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Configuring the Monitor

Windows lets you get the most out of your display hardware with these settings:

Screen resolution is the amount (fineness) of detail in your screen’s image, expressed in pixels wide by pixels high. (A pixel is the smallest building block of the display.) Conventional screens have resolutions of 640 × 480 (largely useless except in emergencies), 800 × 600, 1024 × 768, and 1152 × 864. High-end “cinema” monitors support much higher resolutions.

Color quality ranges from 16 ugly colors for archaic Standard VGA to 4 billion colors (32 bits per pixel) for the best monitors and video cards. The number of colors available correlates to your resolution setting—most video cards display fewer colors at higher resolutions—so you may have to reduce resolution to get higher color quality. The available resolution and color choices adjust automatically. If your digital photos look blotchy, increase color quality.

Refresh rate is the frequency at which the screen is redrawn to maintain a steady image. Higher refresh rates yield less flicker. A refresh rate below 72 hertz, or 72 times per second, can tire your eyes if you look at the screen too long.

Color matching ensures that colors are represented accurately and consistently across color printers, scanners, cameras, monitors, and programs. Without color management onscreen and printed colors can vary greatly: Orange can appear brown, green can appear blue, and so on. Graphic designers love color matching because it does away with trial and error in resolving color differences. Color matching requires a separate color profile (.icm file) for each device connected to your computer. This profile conveys the device’s color characteristics to the color management system every time colors are scanned, displayed, or printed.

ClearType

ClearType is Microsoft’s font-smoothing technology that makes words appear sharper on laptop and LCD screens. (Don’t use ClearType on a normal desktop CRT monitor—it actually will make text blurrier.) Turn it on to see if you like the change in font resolution:

1.
Choose Start > Control Panel > Display > Appearance tab > Effects button > check Use the Following Method to Smooth Edges of Screen Fonts.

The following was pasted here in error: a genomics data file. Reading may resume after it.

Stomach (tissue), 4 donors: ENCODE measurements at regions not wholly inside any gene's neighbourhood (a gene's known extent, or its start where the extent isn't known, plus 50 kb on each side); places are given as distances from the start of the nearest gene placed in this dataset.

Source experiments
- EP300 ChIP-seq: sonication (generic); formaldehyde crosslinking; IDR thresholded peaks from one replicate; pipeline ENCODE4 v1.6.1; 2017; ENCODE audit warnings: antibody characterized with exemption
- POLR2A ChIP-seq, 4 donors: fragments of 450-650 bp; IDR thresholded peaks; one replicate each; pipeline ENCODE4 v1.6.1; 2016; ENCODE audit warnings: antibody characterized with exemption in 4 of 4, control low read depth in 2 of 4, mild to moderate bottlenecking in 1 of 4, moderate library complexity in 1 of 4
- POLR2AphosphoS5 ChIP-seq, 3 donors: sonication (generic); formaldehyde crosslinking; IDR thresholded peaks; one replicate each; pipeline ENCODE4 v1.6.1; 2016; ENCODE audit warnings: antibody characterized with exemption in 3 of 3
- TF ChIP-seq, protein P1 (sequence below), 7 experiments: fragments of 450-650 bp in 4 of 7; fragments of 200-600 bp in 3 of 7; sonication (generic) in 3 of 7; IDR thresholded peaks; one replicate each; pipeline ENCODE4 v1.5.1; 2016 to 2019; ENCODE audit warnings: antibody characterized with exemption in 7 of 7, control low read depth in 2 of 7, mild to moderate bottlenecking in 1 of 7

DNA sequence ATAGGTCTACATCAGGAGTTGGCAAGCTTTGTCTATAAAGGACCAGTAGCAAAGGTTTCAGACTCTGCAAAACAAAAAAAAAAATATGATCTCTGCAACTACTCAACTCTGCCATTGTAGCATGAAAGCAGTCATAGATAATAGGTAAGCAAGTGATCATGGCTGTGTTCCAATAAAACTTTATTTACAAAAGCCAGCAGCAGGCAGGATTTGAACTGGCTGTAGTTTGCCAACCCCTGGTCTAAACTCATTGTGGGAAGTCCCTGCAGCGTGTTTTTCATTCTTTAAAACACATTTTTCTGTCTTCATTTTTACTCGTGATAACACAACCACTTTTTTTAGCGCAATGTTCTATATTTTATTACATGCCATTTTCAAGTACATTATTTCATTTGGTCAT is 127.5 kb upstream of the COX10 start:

2.
Select ClearType in the drop-down list.

3.
Click OK in each open dialog box.

More information about ClearType is at www.microsoft.com/typography/cleartype. Download the ClearType Tuner utility, and use it to fine-tune ClearType to your preferences.


✓ Tips

  • Changing these settings affects all users who log on to your computer.

  • Don’t always choose the maximum resolution available. If you spend most of your time typing memos or reading email, you may find that medium resolution reduces eyestrain. For general use try 800 × 600 on a 15-inch monitor, 1024 × 768 on a 17-inch monitor, or 1152 × 864 on a 19-inch monitor.

  • Flat-panel screen (laptop or desktop) images may look fuzzy at less-than-maximum resolutions.

  • Video-card memory largely determines the maximum resolution and color quality that you can use. To see how much video memory you have, choose Start > Control Panel > Appearance and Themes > Display > Settings tab > Advanced > Adapter tab > Adapter Information section (Figure 4.24).

    Figure 4.24. Better video cards have 64 MB or more of memory—overkill for word processing and email but barely enough for gaming and digital video. Some high-end video cards add extra tabs to the Display dialog box, as shown here.

  • To adjust the monitor for vision impairments, see “Accommodating Disabled Users” later in this chapter.

  • For notes on installing and configuring peripherals, see Chapter 8.


To set screen resolution and color quality

1.
Choose Start > Control Panel > Appearance and Themes > Display > Settings tab (Figure 4.25).

Figure 4.25. Increasing the number of pixels displays more information on your screen, but icons and text get smaller.